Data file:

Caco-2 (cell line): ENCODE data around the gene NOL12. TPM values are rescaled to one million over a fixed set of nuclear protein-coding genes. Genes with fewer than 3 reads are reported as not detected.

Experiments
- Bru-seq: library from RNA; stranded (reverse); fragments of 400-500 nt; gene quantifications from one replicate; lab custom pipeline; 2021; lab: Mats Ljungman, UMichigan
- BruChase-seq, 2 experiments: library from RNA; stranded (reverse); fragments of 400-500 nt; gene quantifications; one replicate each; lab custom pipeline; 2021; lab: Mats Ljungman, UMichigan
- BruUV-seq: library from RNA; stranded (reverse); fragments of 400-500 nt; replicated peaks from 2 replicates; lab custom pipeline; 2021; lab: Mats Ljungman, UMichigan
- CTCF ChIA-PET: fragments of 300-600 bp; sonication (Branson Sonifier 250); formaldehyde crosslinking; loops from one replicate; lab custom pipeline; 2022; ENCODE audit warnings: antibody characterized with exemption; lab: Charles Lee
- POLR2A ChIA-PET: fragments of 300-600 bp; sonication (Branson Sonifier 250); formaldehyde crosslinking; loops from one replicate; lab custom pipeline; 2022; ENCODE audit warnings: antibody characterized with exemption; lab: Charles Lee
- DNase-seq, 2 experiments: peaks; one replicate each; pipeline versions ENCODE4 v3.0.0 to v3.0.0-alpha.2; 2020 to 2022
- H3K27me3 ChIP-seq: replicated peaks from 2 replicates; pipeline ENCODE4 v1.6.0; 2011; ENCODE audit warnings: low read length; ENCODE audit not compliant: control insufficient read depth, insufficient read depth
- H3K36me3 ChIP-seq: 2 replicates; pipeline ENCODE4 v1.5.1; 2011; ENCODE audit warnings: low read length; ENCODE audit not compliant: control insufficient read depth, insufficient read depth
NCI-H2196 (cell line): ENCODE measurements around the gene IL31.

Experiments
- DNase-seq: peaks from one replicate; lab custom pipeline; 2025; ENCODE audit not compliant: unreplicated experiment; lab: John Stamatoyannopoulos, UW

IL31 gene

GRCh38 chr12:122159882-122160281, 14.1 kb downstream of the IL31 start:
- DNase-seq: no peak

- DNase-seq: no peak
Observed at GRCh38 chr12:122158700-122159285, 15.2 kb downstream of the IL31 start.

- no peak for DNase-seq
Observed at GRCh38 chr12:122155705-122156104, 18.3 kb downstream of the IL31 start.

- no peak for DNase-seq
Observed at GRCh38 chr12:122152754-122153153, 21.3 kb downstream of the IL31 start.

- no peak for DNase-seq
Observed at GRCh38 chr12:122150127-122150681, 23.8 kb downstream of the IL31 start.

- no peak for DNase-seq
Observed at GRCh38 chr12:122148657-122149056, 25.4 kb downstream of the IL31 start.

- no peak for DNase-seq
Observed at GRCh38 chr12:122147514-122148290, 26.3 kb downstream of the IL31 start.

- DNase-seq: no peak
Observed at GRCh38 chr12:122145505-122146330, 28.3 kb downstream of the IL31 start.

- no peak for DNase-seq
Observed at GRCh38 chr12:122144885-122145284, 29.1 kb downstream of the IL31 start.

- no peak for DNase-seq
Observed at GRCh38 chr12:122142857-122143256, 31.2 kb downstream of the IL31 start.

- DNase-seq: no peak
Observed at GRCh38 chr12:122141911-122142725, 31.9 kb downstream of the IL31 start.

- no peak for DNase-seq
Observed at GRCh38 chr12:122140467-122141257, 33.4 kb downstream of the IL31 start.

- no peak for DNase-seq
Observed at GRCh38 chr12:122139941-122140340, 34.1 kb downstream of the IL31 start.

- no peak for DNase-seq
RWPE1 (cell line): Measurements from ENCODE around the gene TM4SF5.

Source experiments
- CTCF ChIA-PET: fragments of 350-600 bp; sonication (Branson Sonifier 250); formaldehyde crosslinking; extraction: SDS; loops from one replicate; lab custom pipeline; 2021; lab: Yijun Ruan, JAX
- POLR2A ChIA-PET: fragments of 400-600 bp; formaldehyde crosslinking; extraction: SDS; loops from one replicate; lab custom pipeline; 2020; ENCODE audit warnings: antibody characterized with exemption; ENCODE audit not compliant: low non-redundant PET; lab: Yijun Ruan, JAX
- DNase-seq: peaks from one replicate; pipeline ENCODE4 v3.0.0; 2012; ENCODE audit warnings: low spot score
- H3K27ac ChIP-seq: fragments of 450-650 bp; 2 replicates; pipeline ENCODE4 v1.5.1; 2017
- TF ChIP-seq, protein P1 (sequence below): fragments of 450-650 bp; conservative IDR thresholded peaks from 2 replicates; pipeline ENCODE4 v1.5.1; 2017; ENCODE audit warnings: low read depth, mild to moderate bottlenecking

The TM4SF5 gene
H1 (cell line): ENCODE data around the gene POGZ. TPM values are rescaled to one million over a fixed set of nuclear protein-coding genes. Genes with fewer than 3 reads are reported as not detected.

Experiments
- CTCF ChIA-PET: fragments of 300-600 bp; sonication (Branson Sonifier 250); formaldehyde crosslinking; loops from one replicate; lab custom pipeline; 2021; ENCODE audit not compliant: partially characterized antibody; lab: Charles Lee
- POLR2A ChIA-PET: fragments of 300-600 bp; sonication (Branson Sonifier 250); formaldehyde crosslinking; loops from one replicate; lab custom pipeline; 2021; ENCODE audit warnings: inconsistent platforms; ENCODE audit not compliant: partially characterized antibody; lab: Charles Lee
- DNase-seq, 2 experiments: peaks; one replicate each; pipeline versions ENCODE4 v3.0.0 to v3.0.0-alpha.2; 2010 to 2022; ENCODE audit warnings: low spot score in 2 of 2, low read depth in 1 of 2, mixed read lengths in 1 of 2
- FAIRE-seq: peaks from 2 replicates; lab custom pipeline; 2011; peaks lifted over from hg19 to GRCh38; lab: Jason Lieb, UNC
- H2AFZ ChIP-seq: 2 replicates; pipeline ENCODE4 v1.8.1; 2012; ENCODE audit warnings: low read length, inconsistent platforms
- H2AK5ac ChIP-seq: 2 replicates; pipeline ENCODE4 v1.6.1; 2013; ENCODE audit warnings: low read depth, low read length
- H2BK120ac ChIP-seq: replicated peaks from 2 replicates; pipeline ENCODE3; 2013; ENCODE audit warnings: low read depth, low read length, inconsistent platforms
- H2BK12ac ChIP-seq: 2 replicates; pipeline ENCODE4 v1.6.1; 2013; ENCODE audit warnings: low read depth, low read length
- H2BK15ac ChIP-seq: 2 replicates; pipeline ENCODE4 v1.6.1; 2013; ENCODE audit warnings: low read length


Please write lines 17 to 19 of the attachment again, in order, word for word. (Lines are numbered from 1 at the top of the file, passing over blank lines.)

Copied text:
- DNase-seq: no peak
Observed at GRCh38 chr12:122158700-122159285, 15.2 kb downstream of the IL31 start.

- no peak for DNase-seq